Here are some excerpts of Professor Vaidya’s reply to this question and some that follow:
Philosophy needs to go beyond the borders that have historically been imposed through the epistemic injustices, such as colonialism…
Should philosophy be allowed to persist on the basis of known epistemic injustices? I think not, there is room for correction, which will lead to better philosophy. We know what the consequences of colonialism are, on a variety of traditions. In the main, and at times, not all times, it has shielded Western philosophy from having to engage with the ideas that come from non-Western traditions. It is long overdue that we move toward wider engagement…
Let me also separate out two different threads of thought, so as to clarify things. There is a political point and a philosophical point. The political point is that we need to recognize that the history of philosophy is embedded in a situation where epistemic injustices were, and are, present. But when we recognize those injustices we don’t automatically, on my view, say all the ideas are good and worth pursuing. Rather, we need to recognize that moving forward on the basis of not giving others a chance in the philosophical game is the error, but once everyone is in the game, we simply just do philosophy and see what ideas win the day in terms of being pursued. There is a lot of bad analytic philosophy. And I think everyone who is serious about the discipline would agree with me on that. Furthermore, when I look at some of the papers written by 20th century Indian philosophers I really wonder why I was not introduced to this material in my analytical philosophy education.
My point is that we need to think about the conditions under which we ratify the direction we as philosophers collectively want to go, if there is such a joint body of individuals doing philosophy. And we cannot ratify this direction if the conditions under which we generate this ratification are exclusionary in a problematic sense. It seems clear that this is so. We have excluded perfectly legitimate work from the conversation and included a bunch of garbage for no good reason…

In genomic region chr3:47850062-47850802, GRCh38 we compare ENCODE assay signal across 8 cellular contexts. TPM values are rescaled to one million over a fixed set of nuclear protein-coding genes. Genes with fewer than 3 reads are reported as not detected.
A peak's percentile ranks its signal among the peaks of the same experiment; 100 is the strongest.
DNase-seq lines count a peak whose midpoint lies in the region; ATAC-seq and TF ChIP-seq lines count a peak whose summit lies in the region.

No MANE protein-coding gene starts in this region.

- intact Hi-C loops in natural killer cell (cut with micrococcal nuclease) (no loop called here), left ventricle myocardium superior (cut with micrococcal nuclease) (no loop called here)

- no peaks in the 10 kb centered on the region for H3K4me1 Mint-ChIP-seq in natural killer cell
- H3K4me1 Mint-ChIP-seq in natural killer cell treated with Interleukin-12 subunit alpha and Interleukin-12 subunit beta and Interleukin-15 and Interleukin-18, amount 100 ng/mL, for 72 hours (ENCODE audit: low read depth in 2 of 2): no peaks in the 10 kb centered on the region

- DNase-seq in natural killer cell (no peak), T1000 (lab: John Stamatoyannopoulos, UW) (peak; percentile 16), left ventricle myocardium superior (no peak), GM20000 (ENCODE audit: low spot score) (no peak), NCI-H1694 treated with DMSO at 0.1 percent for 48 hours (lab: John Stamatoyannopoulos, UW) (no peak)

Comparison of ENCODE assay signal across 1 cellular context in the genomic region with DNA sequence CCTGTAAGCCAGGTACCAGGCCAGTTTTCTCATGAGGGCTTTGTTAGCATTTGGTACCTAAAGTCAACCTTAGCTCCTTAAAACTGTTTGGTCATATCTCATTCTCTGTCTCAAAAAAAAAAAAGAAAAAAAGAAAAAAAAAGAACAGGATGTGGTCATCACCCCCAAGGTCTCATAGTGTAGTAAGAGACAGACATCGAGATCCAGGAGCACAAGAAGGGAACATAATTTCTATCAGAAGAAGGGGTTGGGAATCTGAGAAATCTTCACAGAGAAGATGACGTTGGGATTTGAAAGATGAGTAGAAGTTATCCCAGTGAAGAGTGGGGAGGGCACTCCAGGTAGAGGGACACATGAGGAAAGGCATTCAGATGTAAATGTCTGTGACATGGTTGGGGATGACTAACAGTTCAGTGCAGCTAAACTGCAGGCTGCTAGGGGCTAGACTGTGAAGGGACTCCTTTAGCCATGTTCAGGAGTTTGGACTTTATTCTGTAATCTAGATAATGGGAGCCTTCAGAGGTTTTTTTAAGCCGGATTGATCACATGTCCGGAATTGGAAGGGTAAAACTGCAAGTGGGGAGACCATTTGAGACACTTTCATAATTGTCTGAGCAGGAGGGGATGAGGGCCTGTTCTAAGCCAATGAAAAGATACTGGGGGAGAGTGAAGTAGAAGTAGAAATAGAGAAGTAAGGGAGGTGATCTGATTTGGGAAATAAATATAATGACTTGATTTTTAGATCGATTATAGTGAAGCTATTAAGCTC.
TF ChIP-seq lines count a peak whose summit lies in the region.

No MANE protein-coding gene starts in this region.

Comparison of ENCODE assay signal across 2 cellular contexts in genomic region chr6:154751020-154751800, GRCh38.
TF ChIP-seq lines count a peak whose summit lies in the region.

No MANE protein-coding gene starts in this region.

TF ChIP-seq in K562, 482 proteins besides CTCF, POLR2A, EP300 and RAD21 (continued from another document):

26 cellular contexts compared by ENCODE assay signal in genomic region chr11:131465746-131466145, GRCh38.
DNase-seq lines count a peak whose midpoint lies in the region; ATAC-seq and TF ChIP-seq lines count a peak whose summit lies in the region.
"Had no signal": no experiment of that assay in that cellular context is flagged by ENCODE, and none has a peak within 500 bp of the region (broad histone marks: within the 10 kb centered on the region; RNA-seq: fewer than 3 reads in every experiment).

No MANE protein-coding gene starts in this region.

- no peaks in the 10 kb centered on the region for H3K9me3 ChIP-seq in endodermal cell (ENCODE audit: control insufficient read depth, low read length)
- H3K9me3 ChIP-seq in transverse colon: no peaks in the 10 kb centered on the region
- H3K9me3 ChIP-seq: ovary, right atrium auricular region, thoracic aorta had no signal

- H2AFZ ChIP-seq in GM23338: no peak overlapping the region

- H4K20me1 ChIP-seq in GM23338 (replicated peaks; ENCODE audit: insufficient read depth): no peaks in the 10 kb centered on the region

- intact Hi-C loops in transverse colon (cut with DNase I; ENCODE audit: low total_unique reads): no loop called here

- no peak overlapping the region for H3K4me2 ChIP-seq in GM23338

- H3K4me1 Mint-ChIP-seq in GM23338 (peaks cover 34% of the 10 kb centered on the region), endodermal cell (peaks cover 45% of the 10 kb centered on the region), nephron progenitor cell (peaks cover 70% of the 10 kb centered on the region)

As a philosopher I seek a comprehensive understanding of a phenomenon, such as the self or consciousness. As a consequence, I think I need to look at what many different cultures and disciplines have said about the phenomenon. I use this as a base for generating and synthesizing a comprehensive understanding of the phenomenon. In this sense, I think the methodology of philosophy I like might just be a combination of feminist standpoint epistemology unified with components of Jain philosophy, such as nayavada (epistemic stances). Progress in philosophy, at least some of the time, simply consists in the improvement of our understanding of something. This can be understood itself in different ways, such as through building better models. I think cross-cultural and multi-disciplinary philosophy just provides a good base of resources for building better models and having a better overall conversation.
The whole interview is here.
* (Who stands to benefit from philosophical protectionism? Those whose status, in their own eyes, or in the eyes of the profession or broader culture, is bound up with the status quo, that is, with preserving the unique importance of Western philosophy. One needn’t think that philosophers are largely or even explicitly concerned with their status (though some may be), or harbor especially chauvinistic views (though some do), to think that at some level such attitudes might have a motivational effect. And, in somewhat of a departure from the metaphor, one needn’t think the motivational effect is even all that strong. It may just function to make the relevant power holders less enthusiastic about, say, changing curricular requirements, or about hiring in Latin American philosophy instead of Kant, or about including non-Western perspectives at a conference or in a collected volume, and so on—things which together may have a large effect.)